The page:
Epigenetics Continued: Our Sacred Environment

If epigenetic theory is indeed true, and stress of different kinds—including emotional stress itself—create gene inhibitors and so on, and cause ‘genetic’ results in future generations, one can only shake their head in wonder at this diversely inconceivable journey. The interconnectedness of everything, including our thoughts, is rapturously mind-blowing.

In the film Ghosts in Your Genes (mentioned yesterday), less nurtured baby rats, unsurprisingly, showed themselves to be more anxious adults etc, etc. But this is where epigenetics step in. If I understood correctly, certain ‘markers’ that allow a given gene to express itself ‘normally’ were not there. The film then showed that, through the use of some kind of drug, restoring the body to its healthy marker state also restored more normal behaviour, at least in rats.

One can almost see Big Pharma CEOs salivating. But as exciting as that may be for certain conditions, one can only wonder if using a pharmaceutical band-aid and ‘curing’ a condition that is caused by something that still remains—say a lack of nurturing or environmental toxins etc—is the way to look at the picture.

This brings to mind an interview I read the other day with Seyyed Hossein Nasr (who I don’t think I’ve read before, although I’ve read his son Vali Nasr), whose answer about modernism was thought-provoking. The title of the piece, in something called Today’s Zaman, was: ‘You cannot be fighting against God while trying to have peace on earth’:

TODAY’S ZAMAN: The 20th century saw dramatic scientific, philosophical and cultural changes. What is different about the modernity of the 21st century as compared to the modernity of the 20th century?

NASR: In a sense, nothing…That is, modernism contained within itself the seeds of its own destruction. And we see this in postmodernism. But that doesn’t mean that this whole phenomenon is gone by any means.

[I]n the 19th century, when people talked about modernism, they talked about its social implications. People [in the 19th century] were not aware that modernism leads to the death and destruction of the natural environment in which we live. Even now people don’t want to accept that; they want to evade this. They say, “Oh this or that is due to bad engineering [my point about epigenetic breakthroughs and re-engineering the 'problem' through pharmaceuticals, while ignoring the problem altogether], bad planning,” but it’s really due to a worldview that negates the fact that nature is, by itself, sacred and has its own rights, and that goes against tens of thousands of years of human experience and human perception in relation to nature.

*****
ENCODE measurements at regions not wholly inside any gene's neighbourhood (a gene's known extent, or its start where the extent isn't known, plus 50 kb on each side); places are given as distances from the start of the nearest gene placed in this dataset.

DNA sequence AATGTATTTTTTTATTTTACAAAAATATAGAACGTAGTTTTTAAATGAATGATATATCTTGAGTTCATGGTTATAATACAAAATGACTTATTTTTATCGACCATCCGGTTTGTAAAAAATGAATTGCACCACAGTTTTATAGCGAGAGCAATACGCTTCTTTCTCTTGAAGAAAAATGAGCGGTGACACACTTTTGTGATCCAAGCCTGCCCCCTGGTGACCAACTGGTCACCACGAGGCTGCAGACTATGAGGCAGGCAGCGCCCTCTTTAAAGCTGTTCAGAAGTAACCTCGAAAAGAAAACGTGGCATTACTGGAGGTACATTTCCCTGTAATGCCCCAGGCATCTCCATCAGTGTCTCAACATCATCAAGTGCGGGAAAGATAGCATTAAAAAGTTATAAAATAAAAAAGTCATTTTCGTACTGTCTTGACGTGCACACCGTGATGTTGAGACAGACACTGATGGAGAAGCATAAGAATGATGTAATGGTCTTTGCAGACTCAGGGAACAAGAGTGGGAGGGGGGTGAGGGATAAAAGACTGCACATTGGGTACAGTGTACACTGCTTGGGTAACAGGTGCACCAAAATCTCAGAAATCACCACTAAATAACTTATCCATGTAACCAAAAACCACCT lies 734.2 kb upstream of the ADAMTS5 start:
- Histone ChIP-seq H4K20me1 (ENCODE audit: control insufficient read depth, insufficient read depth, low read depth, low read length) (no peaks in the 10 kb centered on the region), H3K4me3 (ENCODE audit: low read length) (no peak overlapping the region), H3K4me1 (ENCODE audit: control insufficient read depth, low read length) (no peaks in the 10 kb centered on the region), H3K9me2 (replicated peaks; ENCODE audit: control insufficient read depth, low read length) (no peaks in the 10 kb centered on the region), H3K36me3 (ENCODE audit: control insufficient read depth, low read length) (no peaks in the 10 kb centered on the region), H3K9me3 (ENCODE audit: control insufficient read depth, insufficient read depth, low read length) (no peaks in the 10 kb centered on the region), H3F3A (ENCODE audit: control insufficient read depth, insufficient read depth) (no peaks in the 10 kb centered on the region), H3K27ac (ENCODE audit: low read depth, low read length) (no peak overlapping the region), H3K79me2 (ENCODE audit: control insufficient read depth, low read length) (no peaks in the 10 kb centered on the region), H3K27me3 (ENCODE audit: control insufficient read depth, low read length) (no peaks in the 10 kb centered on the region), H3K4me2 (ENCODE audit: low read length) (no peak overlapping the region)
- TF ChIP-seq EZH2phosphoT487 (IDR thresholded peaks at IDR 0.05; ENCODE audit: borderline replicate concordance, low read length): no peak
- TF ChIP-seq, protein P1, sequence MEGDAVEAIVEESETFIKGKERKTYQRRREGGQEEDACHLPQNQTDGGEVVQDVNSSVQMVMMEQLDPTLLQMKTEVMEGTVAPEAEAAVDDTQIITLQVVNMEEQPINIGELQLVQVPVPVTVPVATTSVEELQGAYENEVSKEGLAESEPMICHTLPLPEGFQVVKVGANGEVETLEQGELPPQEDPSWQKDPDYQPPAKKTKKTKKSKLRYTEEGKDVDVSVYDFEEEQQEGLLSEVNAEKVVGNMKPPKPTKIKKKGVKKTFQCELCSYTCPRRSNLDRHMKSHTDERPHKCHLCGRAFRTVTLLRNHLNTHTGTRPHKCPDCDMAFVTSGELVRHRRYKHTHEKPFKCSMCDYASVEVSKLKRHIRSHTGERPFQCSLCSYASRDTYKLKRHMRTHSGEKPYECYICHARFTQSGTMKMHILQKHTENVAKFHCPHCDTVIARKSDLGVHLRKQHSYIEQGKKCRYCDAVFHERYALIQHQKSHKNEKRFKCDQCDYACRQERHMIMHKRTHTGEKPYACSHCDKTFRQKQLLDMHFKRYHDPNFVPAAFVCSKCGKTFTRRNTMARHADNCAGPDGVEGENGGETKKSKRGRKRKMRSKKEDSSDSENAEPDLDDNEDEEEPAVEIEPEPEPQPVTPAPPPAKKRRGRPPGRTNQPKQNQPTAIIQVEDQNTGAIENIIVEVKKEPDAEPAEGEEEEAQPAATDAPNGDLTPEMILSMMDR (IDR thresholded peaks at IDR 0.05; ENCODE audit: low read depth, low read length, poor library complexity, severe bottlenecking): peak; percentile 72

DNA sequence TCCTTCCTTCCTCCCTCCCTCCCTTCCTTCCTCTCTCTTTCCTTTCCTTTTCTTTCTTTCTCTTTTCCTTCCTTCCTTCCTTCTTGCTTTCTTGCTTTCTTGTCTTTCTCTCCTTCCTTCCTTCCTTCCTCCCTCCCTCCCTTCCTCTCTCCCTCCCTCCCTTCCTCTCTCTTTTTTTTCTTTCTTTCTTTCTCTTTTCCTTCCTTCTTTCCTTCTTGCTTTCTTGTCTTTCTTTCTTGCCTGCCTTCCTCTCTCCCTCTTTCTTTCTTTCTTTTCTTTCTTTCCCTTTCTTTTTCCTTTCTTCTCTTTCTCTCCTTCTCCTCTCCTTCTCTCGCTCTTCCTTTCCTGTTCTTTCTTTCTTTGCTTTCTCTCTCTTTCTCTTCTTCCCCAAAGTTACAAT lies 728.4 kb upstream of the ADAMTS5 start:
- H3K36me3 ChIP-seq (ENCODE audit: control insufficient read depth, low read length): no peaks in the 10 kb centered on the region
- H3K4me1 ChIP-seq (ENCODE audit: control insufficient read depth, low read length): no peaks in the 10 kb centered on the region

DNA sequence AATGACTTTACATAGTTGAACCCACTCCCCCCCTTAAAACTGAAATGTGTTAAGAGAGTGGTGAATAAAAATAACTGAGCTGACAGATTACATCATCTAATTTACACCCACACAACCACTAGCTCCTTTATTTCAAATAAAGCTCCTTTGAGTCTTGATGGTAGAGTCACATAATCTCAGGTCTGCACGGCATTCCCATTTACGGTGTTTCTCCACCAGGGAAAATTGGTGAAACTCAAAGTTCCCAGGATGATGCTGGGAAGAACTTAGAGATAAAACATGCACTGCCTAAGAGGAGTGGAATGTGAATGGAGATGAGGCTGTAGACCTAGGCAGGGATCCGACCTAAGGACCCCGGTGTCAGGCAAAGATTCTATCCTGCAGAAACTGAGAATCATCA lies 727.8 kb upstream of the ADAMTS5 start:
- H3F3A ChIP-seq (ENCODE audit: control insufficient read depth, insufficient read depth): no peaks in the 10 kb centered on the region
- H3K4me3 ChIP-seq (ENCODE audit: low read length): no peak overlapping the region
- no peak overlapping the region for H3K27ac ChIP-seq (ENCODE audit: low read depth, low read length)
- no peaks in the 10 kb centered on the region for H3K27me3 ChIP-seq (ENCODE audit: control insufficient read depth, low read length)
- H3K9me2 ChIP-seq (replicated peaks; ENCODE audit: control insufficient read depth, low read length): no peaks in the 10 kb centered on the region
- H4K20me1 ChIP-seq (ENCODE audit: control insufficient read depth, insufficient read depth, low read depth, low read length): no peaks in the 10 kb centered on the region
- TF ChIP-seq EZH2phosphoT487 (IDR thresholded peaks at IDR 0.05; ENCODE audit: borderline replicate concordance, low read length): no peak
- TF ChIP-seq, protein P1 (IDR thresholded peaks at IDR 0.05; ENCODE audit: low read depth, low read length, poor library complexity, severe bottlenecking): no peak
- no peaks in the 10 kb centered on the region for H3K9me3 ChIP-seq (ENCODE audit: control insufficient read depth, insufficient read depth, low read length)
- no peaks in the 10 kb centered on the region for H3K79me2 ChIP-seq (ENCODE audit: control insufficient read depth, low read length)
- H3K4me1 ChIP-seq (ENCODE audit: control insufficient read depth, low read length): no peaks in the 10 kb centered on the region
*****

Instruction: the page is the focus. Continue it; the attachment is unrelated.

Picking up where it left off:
So this is, yes, something that has changed, but not in the nature of modernism itself, as it continues to be a philosophy that tries to see reality independent of divine reality, which posits the independence of man from any other agency in the universe and makes the powers of thinking and of doing independent of both the spiritual element within man and religion and revelation. That has continued very much unabated.

TODAY’S ZAMAN: Recently there has been a trend in Europe and America among certain writers, such as Richard Dawkins, Sam Harris and Christopher Hitchens, of very direct criticism—and even hostility—toward religion. What do you see as the significance of this trend?

NASR: Many think this is the swan song of Western atheism. That is, now with religion becoming stronger, these secularists never imagined that.

Everyone was taught at school that the flow of history is away from religion and toward secularism, and the secularists believed that they had already won the day. But then you have this tremendous revival of interest in religion in the second half of the 20th century…

So these people come along, who are usually very haughty people and they’re not really that intelligent [I wouldn't go that far—they're smarter than I am!], but what they’re attacking is the simple faith of people that is coming back, what they call fundamentalism [I would call their intelligence—by design, like all of ours—fractured]. Therefore, they posit their own intelligence against a sort of “simpleton faith,” considering their opponents to be stupid—with themselves being the “brights,” which is what Dawkins calls himself.

I think it’s an unfortunate phenomenon. I don’t think that it’s going to be very long lasting, but it will have a role in polarizing more and more the landscape of Western thought.

Interesting. If you read the rest of the article, his thoughts on peace and the intrinsic nature of life being one of violence simply in terms of how every species and individual survives (and the miraculous beauty therein); about Gaza; about Islam etc; are also instructive.

The rest of the article is here, and somehow able to be read as an individual piece in this wildly interdependent world. Oh, I guess it’s not so individual when one considers the physical, historical and even the environmental factors that allow any moment to unfold. Damn, I thought for a moment I was free. It turns out I’m only free to remember…

Lots of love to you,

Pete

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